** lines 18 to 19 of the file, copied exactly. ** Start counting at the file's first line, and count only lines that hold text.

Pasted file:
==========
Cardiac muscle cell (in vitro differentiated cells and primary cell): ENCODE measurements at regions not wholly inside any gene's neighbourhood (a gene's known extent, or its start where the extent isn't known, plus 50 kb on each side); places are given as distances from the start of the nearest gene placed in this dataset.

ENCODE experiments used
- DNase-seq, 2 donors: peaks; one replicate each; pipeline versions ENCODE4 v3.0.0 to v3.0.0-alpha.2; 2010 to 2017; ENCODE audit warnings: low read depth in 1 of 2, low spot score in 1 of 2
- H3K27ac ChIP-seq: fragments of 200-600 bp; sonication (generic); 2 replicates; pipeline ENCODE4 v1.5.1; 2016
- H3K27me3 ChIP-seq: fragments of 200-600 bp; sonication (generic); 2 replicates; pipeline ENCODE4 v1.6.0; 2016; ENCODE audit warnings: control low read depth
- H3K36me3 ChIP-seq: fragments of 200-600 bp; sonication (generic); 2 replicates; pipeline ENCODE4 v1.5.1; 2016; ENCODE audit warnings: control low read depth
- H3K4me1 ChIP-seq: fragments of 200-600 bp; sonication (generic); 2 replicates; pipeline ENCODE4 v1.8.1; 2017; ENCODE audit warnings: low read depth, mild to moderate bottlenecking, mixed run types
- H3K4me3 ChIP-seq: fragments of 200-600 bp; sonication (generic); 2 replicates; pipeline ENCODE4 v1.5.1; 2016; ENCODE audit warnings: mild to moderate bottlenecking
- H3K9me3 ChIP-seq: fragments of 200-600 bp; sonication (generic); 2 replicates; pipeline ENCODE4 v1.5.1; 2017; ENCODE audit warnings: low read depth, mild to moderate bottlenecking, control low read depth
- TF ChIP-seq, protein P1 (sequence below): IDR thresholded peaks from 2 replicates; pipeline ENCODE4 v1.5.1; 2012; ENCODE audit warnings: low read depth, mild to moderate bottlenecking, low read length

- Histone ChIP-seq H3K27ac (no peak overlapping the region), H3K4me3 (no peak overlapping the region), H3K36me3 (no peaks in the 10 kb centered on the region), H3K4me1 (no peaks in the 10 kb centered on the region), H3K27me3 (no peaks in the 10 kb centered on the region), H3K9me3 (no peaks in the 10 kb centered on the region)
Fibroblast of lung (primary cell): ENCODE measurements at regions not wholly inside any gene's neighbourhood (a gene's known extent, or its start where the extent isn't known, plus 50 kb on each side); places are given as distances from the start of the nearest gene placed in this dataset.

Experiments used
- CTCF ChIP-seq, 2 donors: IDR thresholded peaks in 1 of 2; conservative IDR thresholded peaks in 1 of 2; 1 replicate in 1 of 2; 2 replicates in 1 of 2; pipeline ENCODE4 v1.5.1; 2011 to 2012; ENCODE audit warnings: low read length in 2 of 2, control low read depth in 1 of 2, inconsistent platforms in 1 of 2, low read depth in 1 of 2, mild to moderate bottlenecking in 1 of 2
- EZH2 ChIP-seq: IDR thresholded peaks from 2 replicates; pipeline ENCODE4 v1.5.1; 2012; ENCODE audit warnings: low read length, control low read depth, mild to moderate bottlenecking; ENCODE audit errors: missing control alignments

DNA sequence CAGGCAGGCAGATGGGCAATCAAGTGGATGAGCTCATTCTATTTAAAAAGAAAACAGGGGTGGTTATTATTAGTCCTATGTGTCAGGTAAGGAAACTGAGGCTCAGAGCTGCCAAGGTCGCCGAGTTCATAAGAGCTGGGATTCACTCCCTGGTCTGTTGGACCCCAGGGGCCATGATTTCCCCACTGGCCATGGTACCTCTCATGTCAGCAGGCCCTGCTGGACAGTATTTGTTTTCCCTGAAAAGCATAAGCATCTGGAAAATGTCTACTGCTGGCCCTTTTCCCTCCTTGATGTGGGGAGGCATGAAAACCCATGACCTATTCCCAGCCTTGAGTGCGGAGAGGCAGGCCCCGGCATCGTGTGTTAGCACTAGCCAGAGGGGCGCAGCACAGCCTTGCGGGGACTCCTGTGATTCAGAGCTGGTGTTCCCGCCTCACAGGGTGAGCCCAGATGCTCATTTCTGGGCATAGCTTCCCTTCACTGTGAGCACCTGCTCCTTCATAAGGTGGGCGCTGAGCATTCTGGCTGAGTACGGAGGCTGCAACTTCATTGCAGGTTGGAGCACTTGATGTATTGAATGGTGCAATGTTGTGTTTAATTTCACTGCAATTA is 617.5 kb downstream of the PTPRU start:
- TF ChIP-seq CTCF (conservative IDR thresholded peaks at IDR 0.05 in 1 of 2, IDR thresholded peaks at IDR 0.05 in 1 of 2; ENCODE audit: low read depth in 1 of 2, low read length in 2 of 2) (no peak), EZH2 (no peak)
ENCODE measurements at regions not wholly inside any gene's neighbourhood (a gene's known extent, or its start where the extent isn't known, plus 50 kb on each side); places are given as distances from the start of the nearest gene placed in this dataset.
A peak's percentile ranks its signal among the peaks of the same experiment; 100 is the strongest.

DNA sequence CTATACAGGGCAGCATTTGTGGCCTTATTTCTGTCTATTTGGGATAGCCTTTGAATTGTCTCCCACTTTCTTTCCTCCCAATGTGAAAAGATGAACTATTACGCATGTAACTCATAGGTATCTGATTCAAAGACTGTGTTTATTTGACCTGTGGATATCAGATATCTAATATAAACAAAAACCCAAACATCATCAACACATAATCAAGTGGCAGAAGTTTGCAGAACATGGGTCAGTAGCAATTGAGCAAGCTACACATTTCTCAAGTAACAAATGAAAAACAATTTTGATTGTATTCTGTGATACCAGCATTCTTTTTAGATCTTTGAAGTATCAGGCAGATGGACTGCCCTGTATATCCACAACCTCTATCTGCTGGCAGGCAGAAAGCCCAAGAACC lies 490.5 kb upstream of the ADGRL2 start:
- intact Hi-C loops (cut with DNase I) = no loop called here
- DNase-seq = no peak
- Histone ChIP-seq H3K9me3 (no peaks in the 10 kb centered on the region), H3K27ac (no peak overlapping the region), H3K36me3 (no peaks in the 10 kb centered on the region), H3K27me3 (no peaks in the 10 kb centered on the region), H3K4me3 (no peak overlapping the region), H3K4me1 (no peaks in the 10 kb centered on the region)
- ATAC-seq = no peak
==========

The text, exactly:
ENCODE measurements at regions not wholly inside any gene's neighbourhood (a gene's known extent, or its start where the extent isn't known, plus 50 kb on each side); places are given as distances from the start of the nearest gene placed in this dataset.
A peak's percentile ranks its signal among the peaks of the same experiment; 100 is the strongest.